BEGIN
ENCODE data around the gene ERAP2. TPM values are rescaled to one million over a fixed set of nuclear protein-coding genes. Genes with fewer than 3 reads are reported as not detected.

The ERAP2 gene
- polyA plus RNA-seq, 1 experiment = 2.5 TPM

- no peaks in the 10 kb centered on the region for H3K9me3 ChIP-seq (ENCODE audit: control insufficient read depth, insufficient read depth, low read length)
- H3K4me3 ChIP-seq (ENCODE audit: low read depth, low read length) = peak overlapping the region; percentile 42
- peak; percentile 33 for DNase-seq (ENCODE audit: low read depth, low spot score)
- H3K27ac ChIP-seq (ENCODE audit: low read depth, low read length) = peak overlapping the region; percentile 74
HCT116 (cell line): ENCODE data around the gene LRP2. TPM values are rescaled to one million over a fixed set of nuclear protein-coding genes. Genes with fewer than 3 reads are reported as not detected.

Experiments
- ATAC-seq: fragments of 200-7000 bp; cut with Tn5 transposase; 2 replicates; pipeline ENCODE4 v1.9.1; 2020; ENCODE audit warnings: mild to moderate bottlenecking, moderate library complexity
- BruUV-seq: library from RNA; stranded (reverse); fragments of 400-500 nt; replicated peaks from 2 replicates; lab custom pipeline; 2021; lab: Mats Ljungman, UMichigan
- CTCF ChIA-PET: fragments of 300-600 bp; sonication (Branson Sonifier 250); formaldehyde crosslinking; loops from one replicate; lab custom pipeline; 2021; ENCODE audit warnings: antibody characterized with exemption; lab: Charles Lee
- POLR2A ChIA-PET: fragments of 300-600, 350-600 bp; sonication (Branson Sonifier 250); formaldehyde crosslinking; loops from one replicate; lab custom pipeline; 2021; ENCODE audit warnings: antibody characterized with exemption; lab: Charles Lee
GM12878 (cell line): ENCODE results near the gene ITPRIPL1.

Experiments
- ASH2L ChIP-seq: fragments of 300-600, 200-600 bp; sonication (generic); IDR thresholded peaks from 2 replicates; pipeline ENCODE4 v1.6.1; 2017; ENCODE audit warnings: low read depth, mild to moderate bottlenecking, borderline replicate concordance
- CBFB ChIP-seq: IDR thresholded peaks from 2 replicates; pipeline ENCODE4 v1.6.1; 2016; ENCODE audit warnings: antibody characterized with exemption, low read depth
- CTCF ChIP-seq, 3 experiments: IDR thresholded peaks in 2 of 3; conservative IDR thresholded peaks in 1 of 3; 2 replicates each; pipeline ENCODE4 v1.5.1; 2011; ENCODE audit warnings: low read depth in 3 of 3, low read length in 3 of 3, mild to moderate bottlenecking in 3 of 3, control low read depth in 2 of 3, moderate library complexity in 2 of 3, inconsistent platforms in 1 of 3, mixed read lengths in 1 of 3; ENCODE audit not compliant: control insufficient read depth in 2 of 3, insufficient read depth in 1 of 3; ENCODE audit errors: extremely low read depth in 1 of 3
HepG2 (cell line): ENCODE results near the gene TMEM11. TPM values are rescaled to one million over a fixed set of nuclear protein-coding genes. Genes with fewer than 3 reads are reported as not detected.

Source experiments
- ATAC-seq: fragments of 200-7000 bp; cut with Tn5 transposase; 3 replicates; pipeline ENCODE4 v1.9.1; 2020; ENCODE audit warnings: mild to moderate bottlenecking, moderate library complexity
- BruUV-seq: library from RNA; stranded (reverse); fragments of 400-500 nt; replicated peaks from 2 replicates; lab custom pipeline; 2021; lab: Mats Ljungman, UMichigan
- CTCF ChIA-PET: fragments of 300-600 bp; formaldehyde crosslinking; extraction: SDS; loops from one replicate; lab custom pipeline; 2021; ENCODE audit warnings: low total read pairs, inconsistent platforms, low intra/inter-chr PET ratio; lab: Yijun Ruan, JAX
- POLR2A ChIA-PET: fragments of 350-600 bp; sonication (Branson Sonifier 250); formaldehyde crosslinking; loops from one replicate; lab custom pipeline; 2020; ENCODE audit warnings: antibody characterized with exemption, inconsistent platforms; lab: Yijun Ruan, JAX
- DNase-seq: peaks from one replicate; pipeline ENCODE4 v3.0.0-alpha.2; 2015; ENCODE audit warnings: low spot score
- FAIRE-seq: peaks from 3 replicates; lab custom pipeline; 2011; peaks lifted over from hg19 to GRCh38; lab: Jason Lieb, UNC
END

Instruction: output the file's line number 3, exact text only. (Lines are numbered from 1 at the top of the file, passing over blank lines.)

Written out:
- polyA plus RNA-seq, 1 experiment = 2.5 TPM